He that toucheth … shall be unclean.
There were doubtless great sanitary reasons for many of these enactments. This book is one of the greatest sanitary codes in existence. God made religious duty enforce regulations essential to the physical health and well-being of his people. But there were deeper reasons yet. The whole of these arrangements were contrived to teach profound lessons to us all of the nature and evil of sin, and of the need of being continually cleansed in the precious blood of Jesus Christ.
The unclean soul spreads uncleanness. — Whatever the ceremonially unclean touched, used, or sat on, was polluted. Even those who came into contact with him were defiled. How wary all true Israelites must have been of their associates, lest they should contract pollution! Let us adopt similar precautions, and not voluntarily associate with the unholy or unclean. And if our business calls us into their daily company, let us seek cleansing for ourselves as we return to our homes, that any adhering germs of evil may be removed.
The urgent demand for holiness. — The ordinary processes of life are not necessarily clean because they are natural. The foul heart may vitiate the most natural functions. We must bring the thought of God into the simplest, the commonest, and the most secret acts. Nothing is outside his jurisdiction. Though hid from sight, yet He is ever near the child of God. His grace, and blood, and cleansing, are always requisite, and ever ready. Amidst and after every act, incident, and episode of life, we should be quiet before God, considering if we have aught to confess, and asking to be ever kept from staining our white robes.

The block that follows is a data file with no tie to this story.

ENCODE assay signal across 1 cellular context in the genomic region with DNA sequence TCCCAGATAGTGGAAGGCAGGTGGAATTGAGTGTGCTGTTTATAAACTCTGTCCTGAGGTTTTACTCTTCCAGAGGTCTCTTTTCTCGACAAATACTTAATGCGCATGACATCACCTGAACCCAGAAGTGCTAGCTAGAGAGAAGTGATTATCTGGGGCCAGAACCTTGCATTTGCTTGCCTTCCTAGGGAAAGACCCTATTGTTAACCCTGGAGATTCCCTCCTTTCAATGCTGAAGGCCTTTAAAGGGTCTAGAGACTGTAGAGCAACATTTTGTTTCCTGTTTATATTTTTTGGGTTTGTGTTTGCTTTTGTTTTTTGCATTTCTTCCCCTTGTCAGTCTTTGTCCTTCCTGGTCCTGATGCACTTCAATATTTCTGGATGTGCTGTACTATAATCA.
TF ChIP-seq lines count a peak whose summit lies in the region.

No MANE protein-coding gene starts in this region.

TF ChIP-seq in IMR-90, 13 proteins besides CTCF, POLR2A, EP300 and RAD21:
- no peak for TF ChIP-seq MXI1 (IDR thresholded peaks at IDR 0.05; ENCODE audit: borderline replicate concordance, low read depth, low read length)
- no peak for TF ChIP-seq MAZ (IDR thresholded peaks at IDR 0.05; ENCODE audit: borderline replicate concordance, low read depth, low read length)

G Campbell Morgan
Thus shall ye separate the children of Israel from their uncleanness.—Lev. 15.31.
This chapter contains the laws governing the whole experience of issues from the flesh as they are involved in uncleanness. It is a strange and solemn chapter in which, once again, as in the one dealing with the subject of motherhood and childhood (12), there is brought before the mind, with dread and forceful solemnity, the fact of the defilement of the race. A simple and yet careful consideration of these requirements will serve to remind us that the procreative powers of humanity are all under the curse, as the result of race-pollution. Whether the exercise of such powers be natural or unnatural, within the restraint of law or beyond such restraint, they are tainted with the same virus of sin in the sight of a God of absolute holiness. Therefore for these people of God who were to be preserved from all contamination physically with other races, in connection with the activity of these powers, stringent laws were enacted for cleansing. The chapter, therefore, has a solemn message to all of us concerning the fact of the pollution of human nature at its fountain-head, and the consequent perpetual necessity for cleansing. This view of human nature is not flattering, and the human mind is often in rebellion against it. To deny it, is to deny a fact which is constantly proven true in human experience. We should, therefore, sedulously observe the spiritual significance, and apply it resolutely in the physical realm. For us the way of perpetual cleansing is provided in Christ.